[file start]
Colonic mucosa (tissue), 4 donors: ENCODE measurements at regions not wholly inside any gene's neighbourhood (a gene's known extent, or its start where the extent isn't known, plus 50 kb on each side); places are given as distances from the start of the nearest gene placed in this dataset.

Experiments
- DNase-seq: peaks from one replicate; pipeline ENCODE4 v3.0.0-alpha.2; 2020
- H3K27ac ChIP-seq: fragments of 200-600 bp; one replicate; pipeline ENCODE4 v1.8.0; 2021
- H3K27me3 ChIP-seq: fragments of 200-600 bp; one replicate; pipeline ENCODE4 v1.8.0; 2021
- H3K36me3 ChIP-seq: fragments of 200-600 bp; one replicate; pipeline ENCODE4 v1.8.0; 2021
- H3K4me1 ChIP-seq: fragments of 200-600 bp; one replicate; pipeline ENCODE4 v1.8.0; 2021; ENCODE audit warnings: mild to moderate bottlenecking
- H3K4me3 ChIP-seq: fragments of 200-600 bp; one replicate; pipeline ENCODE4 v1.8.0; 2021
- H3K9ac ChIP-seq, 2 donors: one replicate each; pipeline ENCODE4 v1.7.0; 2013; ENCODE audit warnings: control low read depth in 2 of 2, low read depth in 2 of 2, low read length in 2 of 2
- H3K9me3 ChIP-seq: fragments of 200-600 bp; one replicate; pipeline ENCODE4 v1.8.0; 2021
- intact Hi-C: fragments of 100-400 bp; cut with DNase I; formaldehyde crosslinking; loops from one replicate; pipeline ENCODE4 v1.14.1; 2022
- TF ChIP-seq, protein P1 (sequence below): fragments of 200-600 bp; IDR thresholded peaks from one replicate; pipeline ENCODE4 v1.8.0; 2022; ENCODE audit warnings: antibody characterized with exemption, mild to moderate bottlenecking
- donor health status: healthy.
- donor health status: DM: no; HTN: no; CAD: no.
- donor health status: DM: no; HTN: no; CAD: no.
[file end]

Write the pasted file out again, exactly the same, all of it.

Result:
Colonic mucosa (tissue), 4 donors: ENCODE measurements at regions not wholly inside any gene's neighbourhood (a gene's known extent, or its start where the extent isn't known, plus 50 kb on each side); places are given as distances from the start of the nearest gene placed in this dataset.

Experiments
- DNase-seq: peaks from one replicate; pipeline ENCODE4 v3.0.0-alpha.2; 2020
- H3K27ac ChIP-seq: fragments of 200-600 bp; one replicate; pipeline ENCODE4 v1.8.0; 2021
- H3K27me3 ChIP-seq: fragments of 200-600 bp; one replicate; pipeline ENCODE4 v1.8.0; 2021
- H3K36me3 ChIP-seq: fragments of 200-600 bp; one replicate; pipeline ENCODE4 v1.8.0; 2021
- H3K4me1 ChIP-seq: fragments of 200-600 bp; one replicate; pipeline ENCODE4 v1.8.0; 2021; ENCODE audit warnings: mild to moderate bottlenecking
- H3K4me3 ChIP-seq: fragments of 200-600 bp; one replicate; pipeline ENCODE4 v1.8.0; 2021
- H3K9ac ChIP-seq, 2 donors: one replicate each; pipeline ENCODE4 v1.7.0; 2013; ENCODE audit warnings: control low read depth in 2 of 2, low read depth in 2 of 2, low read length in 2 of 2
- H3K9me3 ChIP-seq: fragments of 200-600 bp; one replicate; pipeline ENCODE4 v1.8.0; 2021
- intact Hi-C: fragments of 100-400 bp; cut with DNase I; formaldehyde crosslinking; loops from one replicate; pipeline ENCODE4 v1.14.1; 2022
- TF ChIP-seq, protein P1 (sequence below): fragments of 200-600 bp; IDR thresholded peaks from one replicate; pipeline ENCODE4 v1.8.0; 2022; ENCODE audit warnings: antibody characterized with exemption, mild to moderate bottlenecking
- donor health status: healthy.
- donor health status: DM: no; HTN: no; CAD: no.
- donor health status: DM: no; HTN: no; CAD: no.